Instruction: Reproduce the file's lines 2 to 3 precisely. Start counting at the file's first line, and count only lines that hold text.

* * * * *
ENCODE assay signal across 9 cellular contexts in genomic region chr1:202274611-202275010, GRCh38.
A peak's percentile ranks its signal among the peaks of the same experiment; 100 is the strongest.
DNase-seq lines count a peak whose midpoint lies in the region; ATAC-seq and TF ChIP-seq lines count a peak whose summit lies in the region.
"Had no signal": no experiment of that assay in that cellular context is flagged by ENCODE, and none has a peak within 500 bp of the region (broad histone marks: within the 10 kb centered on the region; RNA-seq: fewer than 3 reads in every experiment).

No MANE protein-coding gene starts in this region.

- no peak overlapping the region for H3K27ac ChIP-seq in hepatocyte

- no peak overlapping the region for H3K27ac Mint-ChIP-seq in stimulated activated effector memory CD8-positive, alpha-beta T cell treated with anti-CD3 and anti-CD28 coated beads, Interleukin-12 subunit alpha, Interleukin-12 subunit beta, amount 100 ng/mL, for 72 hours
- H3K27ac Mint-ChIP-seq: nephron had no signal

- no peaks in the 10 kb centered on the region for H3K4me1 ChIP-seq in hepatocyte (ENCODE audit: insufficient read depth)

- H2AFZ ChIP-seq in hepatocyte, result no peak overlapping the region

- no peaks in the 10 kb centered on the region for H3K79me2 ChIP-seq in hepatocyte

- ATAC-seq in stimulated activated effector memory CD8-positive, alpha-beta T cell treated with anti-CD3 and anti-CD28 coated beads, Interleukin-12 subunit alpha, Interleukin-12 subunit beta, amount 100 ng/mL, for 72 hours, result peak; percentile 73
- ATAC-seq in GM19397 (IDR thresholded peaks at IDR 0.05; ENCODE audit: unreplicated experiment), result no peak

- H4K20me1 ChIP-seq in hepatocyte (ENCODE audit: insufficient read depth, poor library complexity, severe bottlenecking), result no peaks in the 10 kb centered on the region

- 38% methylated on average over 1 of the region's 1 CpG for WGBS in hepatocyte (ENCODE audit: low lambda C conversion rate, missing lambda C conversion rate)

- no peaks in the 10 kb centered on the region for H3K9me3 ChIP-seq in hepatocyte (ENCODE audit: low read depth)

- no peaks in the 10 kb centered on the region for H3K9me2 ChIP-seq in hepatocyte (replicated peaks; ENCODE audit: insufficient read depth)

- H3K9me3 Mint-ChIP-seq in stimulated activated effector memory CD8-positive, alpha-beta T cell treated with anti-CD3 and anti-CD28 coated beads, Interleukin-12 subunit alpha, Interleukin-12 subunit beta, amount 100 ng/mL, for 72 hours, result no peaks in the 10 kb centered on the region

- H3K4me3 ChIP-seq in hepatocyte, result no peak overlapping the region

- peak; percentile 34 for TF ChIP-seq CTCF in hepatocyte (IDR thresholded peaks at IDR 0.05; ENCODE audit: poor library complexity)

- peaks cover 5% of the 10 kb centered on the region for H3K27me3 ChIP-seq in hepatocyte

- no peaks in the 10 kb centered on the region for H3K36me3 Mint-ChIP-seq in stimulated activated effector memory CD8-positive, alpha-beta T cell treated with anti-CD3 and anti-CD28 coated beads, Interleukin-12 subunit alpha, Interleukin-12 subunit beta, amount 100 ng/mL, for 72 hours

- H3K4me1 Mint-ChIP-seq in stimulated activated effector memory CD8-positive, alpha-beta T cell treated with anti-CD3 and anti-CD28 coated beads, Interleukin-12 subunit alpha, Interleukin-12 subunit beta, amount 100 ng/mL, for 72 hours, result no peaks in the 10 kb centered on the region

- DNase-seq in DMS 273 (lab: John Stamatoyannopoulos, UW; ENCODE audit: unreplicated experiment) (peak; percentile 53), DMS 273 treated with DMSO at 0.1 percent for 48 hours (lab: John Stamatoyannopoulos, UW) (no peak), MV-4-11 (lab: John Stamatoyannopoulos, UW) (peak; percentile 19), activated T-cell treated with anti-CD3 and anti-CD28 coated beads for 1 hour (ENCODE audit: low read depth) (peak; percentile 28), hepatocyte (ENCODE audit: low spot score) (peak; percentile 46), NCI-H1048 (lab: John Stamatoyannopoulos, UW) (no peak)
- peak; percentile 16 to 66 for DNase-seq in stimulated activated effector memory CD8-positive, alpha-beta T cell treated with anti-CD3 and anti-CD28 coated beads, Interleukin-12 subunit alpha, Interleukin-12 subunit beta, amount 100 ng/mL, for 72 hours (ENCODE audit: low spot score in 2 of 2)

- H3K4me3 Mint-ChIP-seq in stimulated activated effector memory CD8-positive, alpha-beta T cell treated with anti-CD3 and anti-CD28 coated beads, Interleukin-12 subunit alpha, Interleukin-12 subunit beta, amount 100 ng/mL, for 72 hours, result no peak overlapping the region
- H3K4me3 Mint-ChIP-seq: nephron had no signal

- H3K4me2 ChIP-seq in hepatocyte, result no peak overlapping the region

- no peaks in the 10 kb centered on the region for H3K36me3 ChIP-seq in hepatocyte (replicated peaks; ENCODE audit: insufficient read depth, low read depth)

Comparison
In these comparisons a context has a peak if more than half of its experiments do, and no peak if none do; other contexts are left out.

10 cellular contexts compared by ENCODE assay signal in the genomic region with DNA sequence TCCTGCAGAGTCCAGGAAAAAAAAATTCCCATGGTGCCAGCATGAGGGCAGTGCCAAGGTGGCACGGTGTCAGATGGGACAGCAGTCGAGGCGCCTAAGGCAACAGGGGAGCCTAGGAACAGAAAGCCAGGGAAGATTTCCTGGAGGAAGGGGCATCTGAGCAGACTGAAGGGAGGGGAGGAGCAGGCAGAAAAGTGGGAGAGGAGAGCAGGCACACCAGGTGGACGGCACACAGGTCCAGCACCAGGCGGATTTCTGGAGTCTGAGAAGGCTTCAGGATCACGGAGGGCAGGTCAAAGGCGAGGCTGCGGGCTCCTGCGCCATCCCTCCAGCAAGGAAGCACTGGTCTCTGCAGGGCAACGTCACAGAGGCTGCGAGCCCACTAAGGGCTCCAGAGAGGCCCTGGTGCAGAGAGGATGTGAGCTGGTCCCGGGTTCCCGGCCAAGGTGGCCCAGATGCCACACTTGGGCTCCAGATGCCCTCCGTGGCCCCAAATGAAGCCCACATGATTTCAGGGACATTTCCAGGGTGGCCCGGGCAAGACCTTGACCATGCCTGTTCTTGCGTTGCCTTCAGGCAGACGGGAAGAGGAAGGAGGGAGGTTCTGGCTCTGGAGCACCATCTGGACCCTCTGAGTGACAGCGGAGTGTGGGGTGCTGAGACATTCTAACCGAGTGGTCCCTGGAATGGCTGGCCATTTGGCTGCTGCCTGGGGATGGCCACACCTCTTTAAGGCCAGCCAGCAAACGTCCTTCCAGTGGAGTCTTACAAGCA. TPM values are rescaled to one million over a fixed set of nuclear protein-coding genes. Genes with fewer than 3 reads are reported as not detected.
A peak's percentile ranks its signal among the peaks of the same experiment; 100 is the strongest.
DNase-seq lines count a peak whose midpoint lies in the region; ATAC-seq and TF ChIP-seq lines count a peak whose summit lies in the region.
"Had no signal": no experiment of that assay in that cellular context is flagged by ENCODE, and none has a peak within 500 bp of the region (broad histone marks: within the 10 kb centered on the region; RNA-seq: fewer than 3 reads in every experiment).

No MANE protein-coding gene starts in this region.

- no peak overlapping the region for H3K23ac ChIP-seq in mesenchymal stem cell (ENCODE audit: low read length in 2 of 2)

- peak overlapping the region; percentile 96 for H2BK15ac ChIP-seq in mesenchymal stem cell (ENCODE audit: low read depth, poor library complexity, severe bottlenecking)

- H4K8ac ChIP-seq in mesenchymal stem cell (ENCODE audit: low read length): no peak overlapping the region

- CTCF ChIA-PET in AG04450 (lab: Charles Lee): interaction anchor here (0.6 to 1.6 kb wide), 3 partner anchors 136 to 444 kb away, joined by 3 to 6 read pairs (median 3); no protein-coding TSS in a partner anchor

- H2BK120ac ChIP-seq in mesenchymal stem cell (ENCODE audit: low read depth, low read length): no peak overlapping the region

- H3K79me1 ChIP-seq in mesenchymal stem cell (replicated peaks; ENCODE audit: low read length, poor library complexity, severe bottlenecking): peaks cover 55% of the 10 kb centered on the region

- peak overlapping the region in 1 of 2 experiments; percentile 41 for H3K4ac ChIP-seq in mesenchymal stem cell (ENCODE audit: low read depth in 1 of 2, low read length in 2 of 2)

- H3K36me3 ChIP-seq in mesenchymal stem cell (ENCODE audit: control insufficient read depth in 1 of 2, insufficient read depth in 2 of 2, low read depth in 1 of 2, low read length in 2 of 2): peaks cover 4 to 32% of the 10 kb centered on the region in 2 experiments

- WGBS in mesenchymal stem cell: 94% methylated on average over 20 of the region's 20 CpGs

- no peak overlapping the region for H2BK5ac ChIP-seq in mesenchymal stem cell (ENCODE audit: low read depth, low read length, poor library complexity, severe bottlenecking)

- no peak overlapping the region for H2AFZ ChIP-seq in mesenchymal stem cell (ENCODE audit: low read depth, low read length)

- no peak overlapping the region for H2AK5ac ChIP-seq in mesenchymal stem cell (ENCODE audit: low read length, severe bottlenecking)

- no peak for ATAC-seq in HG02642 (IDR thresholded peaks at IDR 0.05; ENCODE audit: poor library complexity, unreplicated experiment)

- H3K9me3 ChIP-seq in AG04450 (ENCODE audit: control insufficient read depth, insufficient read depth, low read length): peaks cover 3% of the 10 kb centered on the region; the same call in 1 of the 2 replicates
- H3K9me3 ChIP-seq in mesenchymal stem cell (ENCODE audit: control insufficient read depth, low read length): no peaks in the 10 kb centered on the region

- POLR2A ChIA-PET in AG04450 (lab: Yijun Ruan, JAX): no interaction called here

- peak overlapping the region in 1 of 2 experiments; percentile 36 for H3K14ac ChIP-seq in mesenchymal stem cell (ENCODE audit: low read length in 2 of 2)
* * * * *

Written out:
A peak's percentile ranks its signal among the peaks of the same experiment; 100 is the strongest.
DNase-seq lines count a peak whose midpoint lies in the region; ATAC-seq and TF ChIP-seq lines count a peak whose summit lies in the region.